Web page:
Everyone can finally wake up… the Dwightmare is over!
After what is now months of basketball and media torture, Dwight Howard was traded from the Orlando Magic to the Los Angeles Lakers late Thursday night in a four-team, 8-player trade that also involved the Denver Nuggets and Philadelphia 76ers. According to ESPN’s Mark Stein, there is a trade call with the league office scheduled for Friday to secure the necessary NBA approval to make the deal official.
The full, completed trade will look like this:
|76ers||Andrew Bynum, Jason Richardson|
|Magic*||Arron Afflalo, Al Harrington, Nikola Vucevic, Moe Harkless|
|* Magic also will receive a protected 1st-round pick from each of the other three teams|
While many NBA fans will hardly be blindsided by the news of this inevitable Dwight Howard trade, the assessment of the deal should serve as some serious water cooler buzz throughout offices tomorrow morning. By adding Nash and now Howard, are the Lakers now clearly the team to beat? Did the Magic get enough back in return? Will Bynum be happy enough in Philly to sign long-term? Did Denver add enough in Iguodala? All questions to be debated by experts and fans alike.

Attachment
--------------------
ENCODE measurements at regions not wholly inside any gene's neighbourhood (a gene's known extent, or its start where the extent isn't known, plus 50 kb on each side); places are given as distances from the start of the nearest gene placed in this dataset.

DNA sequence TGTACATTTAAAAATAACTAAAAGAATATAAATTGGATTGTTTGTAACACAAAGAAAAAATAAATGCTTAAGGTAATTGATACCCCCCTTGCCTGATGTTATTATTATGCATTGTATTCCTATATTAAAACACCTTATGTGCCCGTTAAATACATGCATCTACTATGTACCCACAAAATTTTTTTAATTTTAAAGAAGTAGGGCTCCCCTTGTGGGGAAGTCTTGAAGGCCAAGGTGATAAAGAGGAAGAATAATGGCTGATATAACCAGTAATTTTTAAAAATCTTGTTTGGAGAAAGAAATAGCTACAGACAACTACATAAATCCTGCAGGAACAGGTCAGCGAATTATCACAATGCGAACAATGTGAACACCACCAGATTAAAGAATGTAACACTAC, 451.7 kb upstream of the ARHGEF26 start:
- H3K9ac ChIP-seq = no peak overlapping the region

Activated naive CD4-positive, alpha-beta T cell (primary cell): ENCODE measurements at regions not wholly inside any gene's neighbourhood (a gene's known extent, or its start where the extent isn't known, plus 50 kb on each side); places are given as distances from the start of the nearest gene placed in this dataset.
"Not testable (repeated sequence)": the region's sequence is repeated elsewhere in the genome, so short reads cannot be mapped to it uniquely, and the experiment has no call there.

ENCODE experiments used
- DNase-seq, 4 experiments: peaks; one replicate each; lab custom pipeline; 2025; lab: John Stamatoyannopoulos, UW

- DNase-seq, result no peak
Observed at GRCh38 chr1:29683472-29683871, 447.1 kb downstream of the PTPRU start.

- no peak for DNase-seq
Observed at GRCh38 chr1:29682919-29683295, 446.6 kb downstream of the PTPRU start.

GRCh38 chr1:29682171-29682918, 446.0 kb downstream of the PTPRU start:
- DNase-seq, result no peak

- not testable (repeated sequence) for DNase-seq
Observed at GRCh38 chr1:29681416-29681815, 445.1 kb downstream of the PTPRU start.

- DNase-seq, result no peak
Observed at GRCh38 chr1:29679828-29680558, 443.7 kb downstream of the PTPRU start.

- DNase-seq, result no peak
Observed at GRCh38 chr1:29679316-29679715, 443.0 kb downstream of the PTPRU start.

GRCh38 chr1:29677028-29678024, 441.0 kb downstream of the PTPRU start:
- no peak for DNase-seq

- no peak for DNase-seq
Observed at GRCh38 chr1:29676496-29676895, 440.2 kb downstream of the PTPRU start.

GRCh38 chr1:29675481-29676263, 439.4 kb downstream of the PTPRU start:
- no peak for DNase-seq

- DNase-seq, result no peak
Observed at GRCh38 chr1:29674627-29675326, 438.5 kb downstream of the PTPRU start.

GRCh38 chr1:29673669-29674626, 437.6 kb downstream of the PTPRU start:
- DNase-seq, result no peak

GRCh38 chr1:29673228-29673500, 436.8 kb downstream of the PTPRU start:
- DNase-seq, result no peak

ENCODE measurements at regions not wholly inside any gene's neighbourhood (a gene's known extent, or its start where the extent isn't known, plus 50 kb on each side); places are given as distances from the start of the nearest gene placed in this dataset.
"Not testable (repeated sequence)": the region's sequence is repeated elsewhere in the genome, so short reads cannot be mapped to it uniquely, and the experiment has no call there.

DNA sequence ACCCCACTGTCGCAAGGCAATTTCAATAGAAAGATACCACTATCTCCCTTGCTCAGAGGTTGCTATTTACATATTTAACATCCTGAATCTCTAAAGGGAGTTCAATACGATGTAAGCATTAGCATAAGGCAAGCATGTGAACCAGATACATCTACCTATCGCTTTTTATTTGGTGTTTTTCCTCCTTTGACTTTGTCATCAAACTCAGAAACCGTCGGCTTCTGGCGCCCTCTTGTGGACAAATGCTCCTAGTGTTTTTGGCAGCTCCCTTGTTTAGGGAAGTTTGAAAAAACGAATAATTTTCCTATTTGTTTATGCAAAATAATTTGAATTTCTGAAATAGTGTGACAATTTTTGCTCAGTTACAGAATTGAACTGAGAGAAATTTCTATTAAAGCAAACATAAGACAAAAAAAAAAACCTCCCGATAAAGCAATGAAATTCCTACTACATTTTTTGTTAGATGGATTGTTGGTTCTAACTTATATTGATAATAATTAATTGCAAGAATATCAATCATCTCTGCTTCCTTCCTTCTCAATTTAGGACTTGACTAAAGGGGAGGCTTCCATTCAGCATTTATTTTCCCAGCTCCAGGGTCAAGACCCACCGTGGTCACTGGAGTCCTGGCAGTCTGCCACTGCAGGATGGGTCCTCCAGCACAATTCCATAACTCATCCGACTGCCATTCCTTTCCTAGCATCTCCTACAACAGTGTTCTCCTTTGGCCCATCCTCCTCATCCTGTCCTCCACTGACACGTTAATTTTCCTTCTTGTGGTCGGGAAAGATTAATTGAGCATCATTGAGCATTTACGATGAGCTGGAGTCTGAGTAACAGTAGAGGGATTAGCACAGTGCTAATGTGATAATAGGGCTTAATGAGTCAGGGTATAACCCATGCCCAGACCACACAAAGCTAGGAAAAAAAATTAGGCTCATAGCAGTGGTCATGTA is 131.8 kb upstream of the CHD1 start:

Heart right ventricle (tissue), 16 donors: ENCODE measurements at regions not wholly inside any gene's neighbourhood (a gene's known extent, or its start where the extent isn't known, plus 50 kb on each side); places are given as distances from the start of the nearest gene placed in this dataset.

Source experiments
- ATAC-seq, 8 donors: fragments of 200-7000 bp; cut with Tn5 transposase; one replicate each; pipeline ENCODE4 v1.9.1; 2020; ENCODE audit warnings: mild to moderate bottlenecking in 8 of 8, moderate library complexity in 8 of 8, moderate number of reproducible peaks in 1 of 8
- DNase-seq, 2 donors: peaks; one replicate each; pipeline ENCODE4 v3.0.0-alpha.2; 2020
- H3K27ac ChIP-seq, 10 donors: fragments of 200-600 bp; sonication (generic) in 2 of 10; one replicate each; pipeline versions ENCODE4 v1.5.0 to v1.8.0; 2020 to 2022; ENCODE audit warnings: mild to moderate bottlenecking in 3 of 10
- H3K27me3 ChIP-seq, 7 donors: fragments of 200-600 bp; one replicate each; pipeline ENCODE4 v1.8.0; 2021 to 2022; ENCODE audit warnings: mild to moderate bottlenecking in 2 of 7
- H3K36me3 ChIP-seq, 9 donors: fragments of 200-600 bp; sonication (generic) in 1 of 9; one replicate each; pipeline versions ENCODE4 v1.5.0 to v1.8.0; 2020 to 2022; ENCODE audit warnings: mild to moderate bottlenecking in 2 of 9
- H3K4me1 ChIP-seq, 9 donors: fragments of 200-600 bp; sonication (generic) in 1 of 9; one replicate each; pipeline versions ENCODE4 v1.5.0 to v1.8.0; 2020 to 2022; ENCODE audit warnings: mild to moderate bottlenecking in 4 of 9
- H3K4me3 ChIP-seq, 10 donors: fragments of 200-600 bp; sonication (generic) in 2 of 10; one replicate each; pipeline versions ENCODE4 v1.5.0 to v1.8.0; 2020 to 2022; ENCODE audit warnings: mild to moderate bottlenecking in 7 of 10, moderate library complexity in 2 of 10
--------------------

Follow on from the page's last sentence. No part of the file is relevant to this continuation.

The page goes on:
Here is a preliminary breakdown to what this trade means to each team:
LOS ANGELES LAKERS
Obviously, they are the major player in this deal. Basically, they replace Andrew Bynum (and give up a protected first-round pick) with Dwight Howard and somehow manage to keep Pau Gasol in the process, which might very well be the underlying remarkable element to this whole deal. So after acquiring two-time MVP Steve Nash a month ago to come facilitate a new era of Showtime in Los Angeles, the Lakers will send out a starting lineup of Nash, Kobe Bryant, Pau Gasol, likely Metta World Peace and Dwight “I’ll play out the 2012-13 season before deciding how comfortable I am in Los Angeles” Howard. Even after finally being dealt out of Orlando to an instant contender, the guy is still unbelievable.
Kobe Bryant, chasing a gold medal over in London at the moment was apparently “ecstatic” to add a piece like Howard without having to give up Gasol in the process. Wow, do you think?
So now the Lakers, already contenders without this deal, perhaps jump to the top of the Western Conference as favorites over the youthful Oklahoma City Thunder and veteran San Antonio Spurs. While the starting lineup certainly breeds no questions, some may arise about the depth of the bench. Upon reacting to the trade and taking into consideration their draft and offseason moves, I don’t believe they will be quite as thin as some may originally think. Adding Antawn Jamison on the cheap was definitely a key move, while role players like Steve Blake, Jordan Hill, Andrew Goudelock and Josh McRoberts will have the opportunity to solidify their place in the rotation. I even like what the Lakers did in the Draft by grabbing who I think is an underrated Robert Sacre out of Gonzaga and Darius Johnson-Odom from Marquette.
Trust me, the Lakers and their ability to now run an almost-unstoppable pick and roll, will be just fine for a full 48 minutes a game.